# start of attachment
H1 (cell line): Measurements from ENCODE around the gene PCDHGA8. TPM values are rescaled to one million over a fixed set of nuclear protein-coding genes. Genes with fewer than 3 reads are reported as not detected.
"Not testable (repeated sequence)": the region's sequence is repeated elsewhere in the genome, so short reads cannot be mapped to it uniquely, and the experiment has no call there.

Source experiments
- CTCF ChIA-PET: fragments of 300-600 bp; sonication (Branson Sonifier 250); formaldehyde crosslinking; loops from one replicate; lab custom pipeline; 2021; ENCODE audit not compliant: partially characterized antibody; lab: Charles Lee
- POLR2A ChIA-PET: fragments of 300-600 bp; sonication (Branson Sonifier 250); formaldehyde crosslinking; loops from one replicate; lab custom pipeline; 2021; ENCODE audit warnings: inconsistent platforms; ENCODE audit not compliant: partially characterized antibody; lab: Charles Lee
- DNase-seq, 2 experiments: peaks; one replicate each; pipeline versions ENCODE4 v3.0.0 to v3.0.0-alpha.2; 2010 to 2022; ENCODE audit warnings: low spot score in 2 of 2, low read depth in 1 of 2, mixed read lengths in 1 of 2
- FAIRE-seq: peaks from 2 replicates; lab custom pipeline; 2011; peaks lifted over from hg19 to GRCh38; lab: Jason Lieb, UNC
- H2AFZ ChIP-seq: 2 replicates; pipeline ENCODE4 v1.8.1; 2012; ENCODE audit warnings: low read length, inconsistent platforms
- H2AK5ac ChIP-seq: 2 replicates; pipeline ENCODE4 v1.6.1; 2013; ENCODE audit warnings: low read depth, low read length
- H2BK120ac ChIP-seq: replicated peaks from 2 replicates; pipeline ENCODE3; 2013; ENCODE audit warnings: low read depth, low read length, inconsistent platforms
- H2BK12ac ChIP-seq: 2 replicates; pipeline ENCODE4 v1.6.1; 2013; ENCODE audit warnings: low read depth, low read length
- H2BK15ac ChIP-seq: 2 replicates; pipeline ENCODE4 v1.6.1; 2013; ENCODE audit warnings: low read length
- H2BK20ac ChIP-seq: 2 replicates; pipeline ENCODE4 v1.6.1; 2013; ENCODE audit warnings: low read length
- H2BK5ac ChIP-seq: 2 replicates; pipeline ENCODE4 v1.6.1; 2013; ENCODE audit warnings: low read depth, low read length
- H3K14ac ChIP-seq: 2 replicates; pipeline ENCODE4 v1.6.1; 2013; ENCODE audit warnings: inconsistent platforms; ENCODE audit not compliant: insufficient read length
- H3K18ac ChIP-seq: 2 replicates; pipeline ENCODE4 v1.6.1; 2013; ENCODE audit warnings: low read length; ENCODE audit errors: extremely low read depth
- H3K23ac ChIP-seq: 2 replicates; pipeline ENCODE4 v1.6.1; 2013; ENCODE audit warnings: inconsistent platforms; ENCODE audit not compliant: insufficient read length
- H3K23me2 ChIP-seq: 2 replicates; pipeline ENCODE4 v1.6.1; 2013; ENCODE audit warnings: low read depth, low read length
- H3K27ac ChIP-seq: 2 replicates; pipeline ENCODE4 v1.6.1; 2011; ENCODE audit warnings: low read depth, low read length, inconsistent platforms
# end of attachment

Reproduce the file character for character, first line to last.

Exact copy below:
H1 (cell line): Measurements from ENCODE around the gene PCDHGA8. TPM values are rescaled to one million over a fixed set of nuclear protein-coding genes. Genes with fewer than 3 reads are reported as not detected.
"Not testable (repeated sequence)": the region's sequence is repeated elsewhere in the genome, so short reads cannot be mapped to it uniquely, and the experiment has no call there.

Source experiments
- CTCF ChIA-PET: fragments of 300-600 bp; sonication (Branson Sonifier 250); formaldehyde crosslinking; loops from one replicate; lab custom pipeline; 2021; ENCODE audit not compliant: partially characterized antibody; lab: Charles Lee
- POLR2A ChIA-PET: fragments of 300-600 bp; sonication (Branson Sonifier 250); formaldehyde crosslinking; loops from one replicate; lab custom pipeline; 2021; ENCODE audit warnings: inconsistent platforms; ENCODE audit not compliant: partially characterized antibody; lab: Charles Lee
- DNase-seq, 2 experiments: peaks; one replicate each; pipeline versions ENCODE4 v3.0.0 to v3.0.0-alpha.2; 2010 to 2022; ENCODE audit warnings: low spot score in 2 of 2, low read depth in 1 of 2, mixed read lengths in 1 of 2
- FAIRE-seq: peaks from 2 replicates; lab custom pipeline; 2011; peaks lifted over from hg19 to GRCh38; lab: Jason Lieb, UNC
- H2AFZ ChIP-seq: 2 replicates; pipeline ENCODE4 v1.8.1; 2012; ENCODE audit warnings: low read length, inconsistent platforms
- H2AK5ac ChIP-seq: 2 replicates; pipeline ENCODE4 v1.6.1; 2013; ENCODE audit warnings: low read depth, low read length
- H2BK120ac ChIP-seq: replicated peaks from 2 replicates; pipeline ENCODE3; 2013; ENCODE audit warnings: low read depth, low read length, inconsistent platforms
- H2BK12ac ChIP-seq: 2 replicates; pipeline ENCODE4 v1.6.1; 2013; ENCODE audit warnings: low read depth, low read length
- H2BK15ac ChIP-seq: 2 replicates; pipeline ENCODE4 v1.6.1; 2013; ENCODE audit warnings: low read length
- H2BK20ac ChIP-seq: 2 replicates; pipeline ENCODE4 v1.6.1; 2013; ENCODE audit warnings: low read length
- H2BK5ac ChIP-seq: 2 replicates; pipeline ENCODE4 v1.6.1; 2013; ENCODE audit warnings: low read depth, low read length
- H3K14ac ChIP-seq: 2 replicates; pipeline ENCODE4 v1.6.1; 2013; ENCODE audit warnings: inconsistent platforms; ENCODE audit not compliant: insufficient read length
- H3K18ac ChIP-seq: 2 replicates; pipeline ENCODE4 v1.6.1; 2013; ENCODE audit warnings: low read length; ENCODE audit errors: extremely low read depth
- H3K23ac ChIP-seq: 2 replicates; pipeline ENCODE4 v1.6.1; 2013; ENCODE audit warnings: inconsistent platforms; ENCODE audit not compliant: insufficient read length
- H3K23me2 ChIP-seq: 2 replicates; pipeline ENCODE4 v1.6.1; 2013; ENCODE audit warnings: low read depth, low read length
- H3K27ac ChIP-seq: 2 replicates; pipeline ENCODE4 v1.6.1; 2011; ENCODE audit warnings: low read depth, low read length, inconsistent platforms